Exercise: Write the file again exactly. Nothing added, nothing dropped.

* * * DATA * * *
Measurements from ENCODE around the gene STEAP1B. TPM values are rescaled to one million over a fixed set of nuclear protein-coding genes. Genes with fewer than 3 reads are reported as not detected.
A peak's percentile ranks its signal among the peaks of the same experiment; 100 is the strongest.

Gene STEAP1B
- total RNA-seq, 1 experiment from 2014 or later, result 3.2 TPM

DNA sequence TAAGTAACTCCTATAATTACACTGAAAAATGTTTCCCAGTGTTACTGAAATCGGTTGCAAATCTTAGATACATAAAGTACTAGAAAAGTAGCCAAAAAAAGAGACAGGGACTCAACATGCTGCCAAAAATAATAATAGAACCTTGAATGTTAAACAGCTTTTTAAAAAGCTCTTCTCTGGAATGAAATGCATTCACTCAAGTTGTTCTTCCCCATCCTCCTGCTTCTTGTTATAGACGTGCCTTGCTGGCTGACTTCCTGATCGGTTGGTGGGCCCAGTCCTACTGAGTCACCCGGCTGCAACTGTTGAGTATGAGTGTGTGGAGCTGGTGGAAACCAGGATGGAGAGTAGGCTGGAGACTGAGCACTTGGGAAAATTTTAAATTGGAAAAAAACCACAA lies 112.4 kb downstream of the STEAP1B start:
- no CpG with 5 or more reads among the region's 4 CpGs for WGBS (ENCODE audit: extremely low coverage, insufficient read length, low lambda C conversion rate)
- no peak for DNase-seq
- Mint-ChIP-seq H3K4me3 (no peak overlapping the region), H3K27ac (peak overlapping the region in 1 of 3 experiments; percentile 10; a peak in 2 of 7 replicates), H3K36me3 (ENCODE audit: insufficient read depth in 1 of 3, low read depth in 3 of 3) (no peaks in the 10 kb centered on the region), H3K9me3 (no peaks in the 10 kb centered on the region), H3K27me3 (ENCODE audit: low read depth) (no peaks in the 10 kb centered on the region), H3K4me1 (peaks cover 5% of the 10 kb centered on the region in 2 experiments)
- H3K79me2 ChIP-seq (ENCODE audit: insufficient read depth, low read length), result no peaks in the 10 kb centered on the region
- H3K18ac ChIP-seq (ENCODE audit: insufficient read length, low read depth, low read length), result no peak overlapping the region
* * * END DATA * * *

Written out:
Measurements from ENCODE around the gene STEAP1B. TPM values are rescaled to one million over a fixed set of nuclear protein-coding genes. Genes with fewer than 3 reads are reported as not detected.
A peak's percentile ranks its signal among the peaks of the same experiment; 100 is the strongest.

Gene STEAP1B
- total RNA-seq, 1 experiment from 2014 or later, result 3.2 TPM

DNA sequence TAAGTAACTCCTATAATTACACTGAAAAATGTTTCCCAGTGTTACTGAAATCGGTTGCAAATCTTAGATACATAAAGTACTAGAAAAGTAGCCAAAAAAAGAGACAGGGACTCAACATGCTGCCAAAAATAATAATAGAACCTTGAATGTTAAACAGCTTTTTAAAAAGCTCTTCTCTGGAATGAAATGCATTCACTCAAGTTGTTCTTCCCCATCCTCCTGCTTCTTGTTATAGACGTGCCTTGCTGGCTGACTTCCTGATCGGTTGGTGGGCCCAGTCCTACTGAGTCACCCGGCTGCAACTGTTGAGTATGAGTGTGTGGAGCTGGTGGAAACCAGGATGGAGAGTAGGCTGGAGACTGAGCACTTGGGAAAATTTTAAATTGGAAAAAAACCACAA lies 112.4 kb downstream of the STEAP1B start:
- no CpG with 5 or more reads among the region's 4 CpGs for WGBS (ENCODE audit: extremely low coverage, insufficient read length, low lambda C conversion rate)
- no peak for DNase-seq
- Mint-ChIP-seq H3K4me3 (no peak overlapping the region), H3K27ac (peak overlapping the region in 1 of 3 experiments; percentile 10; a peak in 2 of 7 replicates), H3K36me3 (ENCODE audit: insufficient read depth in 1 of 3, low read depth in 3 of 3) (no peaks in the 10 kb centered on the region), H3K9me3 (no peaks in the 10 kb centered on the region), H3K27me3 (ENCODE audit: low read depth) (no peaks in the 10 kb centered on the region), H3K4me1 (peaks cover 5% of the 10 kb centered on the region in 2 experiments)
- H3K79me2 ChIP-seq (ENCODE audit: insufficient read depth, low read length), result no peaks in the 10 kb centered on the region
- H3K18ac ChIP-seq (ENCODE audit: insufficient read length, low read depth, low read length), result no peak overlapping the region